The population range is 51,422 with concentrations in the towns of Tubo (4,535), Manabo (3,250), Sallapadan (3,525), San Quintin (3,370), Luba (4,746), and Boliney (3,694) in the province of Abra (NSO 1990).

Outside Abra, they number most in Ilocos Sur (4,920) and Iloilo (1,113). There is a very close affinity with the nearby Ilocano groups with whom they have a continual relationship.

There are two general groupings: the valley Tinggian which are an homogenous and concentrated population found in the lower reaches of the province of Abra that thrive on wet rice cultivation; the mountain Tinggian that depend on dry cultivation and root crops in the higher elevations.

Traditionally, the Tinggian live in fortified villages adjacent to the swidden fields. They differ from other Philippine ethnic groups in that their dress is basically white, with the women known for the heavily beaded and full lower arm ornaments.

The village is the political unit with a lakay as the head, assisted by a council of elders. The indigenous religion recognizes Kadaklan as the supreme deity, often identified also with Kabunyian, and other animistic deities.

The ritual specialists and healers are usually women. Prestige feasts by men, sayang, are common among the Cordillera groups and usually aspired for by most people with sufficient kin support.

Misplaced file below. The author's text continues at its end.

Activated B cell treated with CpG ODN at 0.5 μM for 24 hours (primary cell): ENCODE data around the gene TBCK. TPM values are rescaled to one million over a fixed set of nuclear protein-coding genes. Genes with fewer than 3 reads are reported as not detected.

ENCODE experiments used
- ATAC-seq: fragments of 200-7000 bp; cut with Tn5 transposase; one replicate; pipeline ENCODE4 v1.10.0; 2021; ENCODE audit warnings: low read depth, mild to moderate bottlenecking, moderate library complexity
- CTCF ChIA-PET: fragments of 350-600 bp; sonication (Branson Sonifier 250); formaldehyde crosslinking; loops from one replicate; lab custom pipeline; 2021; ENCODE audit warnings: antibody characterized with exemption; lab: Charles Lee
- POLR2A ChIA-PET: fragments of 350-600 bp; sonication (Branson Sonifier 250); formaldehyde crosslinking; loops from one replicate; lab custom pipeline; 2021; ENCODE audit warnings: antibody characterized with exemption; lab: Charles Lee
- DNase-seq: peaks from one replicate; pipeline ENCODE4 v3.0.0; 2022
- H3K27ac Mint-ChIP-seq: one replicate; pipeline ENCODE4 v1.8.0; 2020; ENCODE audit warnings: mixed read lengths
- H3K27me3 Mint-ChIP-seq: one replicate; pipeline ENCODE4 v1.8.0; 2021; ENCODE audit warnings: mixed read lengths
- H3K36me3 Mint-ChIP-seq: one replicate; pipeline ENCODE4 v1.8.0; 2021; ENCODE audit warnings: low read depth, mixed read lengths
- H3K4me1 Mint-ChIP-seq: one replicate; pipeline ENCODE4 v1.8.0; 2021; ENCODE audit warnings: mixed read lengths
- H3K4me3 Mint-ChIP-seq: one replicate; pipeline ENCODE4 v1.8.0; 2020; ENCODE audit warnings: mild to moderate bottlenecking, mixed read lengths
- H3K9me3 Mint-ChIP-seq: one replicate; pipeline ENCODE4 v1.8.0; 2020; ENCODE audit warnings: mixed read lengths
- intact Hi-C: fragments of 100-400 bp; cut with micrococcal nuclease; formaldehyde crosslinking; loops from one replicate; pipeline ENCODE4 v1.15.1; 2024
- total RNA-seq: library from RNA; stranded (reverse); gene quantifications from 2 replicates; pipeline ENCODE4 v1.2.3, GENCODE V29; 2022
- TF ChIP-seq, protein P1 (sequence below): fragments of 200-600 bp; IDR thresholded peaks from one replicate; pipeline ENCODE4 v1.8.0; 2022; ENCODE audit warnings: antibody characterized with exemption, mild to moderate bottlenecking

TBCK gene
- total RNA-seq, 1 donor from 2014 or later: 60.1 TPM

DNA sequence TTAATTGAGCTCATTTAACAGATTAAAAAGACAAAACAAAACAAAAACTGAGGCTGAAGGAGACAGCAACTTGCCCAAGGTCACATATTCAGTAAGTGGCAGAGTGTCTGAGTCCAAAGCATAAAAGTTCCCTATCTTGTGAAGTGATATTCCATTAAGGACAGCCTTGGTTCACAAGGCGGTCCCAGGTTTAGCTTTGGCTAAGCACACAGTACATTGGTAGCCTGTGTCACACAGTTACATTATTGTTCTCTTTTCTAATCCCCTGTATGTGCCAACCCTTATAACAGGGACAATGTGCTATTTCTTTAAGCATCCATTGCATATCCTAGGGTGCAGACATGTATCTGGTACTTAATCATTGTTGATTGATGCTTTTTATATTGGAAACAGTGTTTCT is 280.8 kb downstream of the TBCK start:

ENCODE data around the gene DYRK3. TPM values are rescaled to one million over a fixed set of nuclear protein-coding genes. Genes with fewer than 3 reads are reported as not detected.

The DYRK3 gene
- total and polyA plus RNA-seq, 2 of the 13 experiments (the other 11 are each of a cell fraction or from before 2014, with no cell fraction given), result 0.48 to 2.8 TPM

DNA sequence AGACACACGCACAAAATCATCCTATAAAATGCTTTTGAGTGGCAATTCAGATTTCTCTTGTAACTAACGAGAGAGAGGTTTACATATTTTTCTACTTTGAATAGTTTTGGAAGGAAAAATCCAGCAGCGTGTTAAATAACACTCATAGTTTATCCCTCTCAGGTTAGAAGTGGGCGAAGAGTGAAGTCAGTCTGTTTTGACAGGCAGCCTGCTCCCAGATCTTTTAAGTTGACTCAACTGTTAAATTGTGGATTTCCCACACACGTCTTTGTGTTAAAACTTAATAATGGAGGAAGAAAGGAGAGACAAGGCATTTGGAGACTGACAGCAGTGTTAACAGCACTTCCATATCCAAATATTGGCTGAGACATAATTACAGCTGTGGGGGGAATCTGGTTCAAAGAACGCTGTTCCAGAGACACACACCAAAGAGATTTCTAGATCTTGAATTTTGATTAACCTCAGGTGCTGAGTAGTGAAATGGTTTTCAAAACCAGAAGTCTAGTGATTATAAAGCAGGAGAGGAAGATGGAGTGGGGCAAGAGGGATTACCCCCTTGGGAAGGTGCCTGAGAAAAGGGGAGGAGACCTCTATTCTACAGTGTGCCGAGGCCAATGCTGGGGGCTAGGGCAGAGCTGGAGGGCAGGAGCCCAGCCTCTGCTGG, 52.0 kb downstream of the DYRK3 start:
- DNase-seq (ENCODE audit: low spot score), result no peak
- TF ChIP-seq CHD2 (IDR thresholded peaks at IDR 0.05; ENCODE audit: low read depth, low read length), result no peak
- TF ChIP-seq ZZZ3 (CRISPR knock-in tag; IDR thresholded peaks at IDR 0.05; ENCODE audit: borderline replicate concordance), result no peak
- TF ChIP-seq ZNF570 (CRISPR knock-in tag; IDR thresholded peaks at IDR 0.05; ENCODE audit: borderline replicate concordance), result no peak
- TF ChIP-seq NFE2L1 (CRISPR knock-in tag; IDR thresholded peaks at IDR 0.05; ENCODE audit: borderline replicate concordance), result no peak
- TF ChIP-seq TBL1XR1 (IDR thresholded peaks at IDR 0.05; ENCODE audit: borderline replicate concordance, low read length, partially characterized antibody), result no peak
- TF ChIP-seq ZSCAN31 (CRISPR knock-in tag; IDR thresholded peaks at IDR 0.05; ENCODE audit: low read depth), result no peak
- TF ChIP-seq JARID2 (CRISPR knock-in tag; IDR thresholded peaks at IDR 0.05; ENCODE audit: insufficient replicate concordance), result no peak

Distribution of Ethnic Groups by Provinces (Arrangement: Population count)
Total National Population 47,447
Abra 39,016
Benguet 343
Bulacan 11
Cagayan 228
Cavite 10
Ifugao 73
Ilocos N. 369
Ilocos S. 4,920
Iloilo 1,113
Isabela 397
Kalinga-Apayao 622
La Union 31
Lanao del N. 5
Manila 31
Mt. Prov. 53
Negros Occ. 9
N. Cotabato 11
N. Vizcaya 20
Pangasinan 9
Quirino 10
Rizal 11
S. Kudarat 33
Sulu 32
Zamboanga S. 10
Caloocan 20
Valenzuela 10
Makati 50

Ethno-linguestic groups listings

  • Apayao (Kalinga/Apayao)
    • Cabugao-Mandaya-Tawit
    • Karawagan
    • Talifugo
  • Balangao (Natonin, Mt. Province)
  • Bontok (Mountain Province)
    • Central
    • Talubin
    • Barlig
    • Lias
    • Kadaklan
  • Gaddang (Isabela, Ifugao, Aurora)
    • Ga’dang proper
    • Yogad
    • Maddukayang
    • Katalangan
    • Iraya
  • Ibaloi (Benguet)
    • Ibaloi proper (Kabayan)
    • Karao (Bokod)
  • Ifugao (Ifugao)
    • Tuwali
    • Ayangan
    • Hanglulu
    • Yattuka
    • Kalanguya
    • Keley-i
  • Isinai (N. Vizcaya)
  • I’wak (Nueva Vizcaya/Benguet)
    • Lalang ni I’Wak (Montang I’Wak)
    • Alagot
    • Ibomangi
    • Itali’ti’
    • Itangdalan
    • I-Alsas
    • Ileaban
    • Ayahas
    • Idangatan
    • Imanggi
  • Kalinga (Kalinga-Apayao)
    • Tinglayan-Balbalasang
    • Sumadel
    • Lubuagan
    • Nabayugan
    • Ablig
    • Saligsig
    • Kalagua
    • Mangali
    • Lubo
  • Kankanai (Mountain Province)
    • Kankanai (Sagada)
    • Bago (La Union, Ilocos S., Pang.)
  • Kankana-ey (Benguet)
  • Tinggian (Abra)

Sources: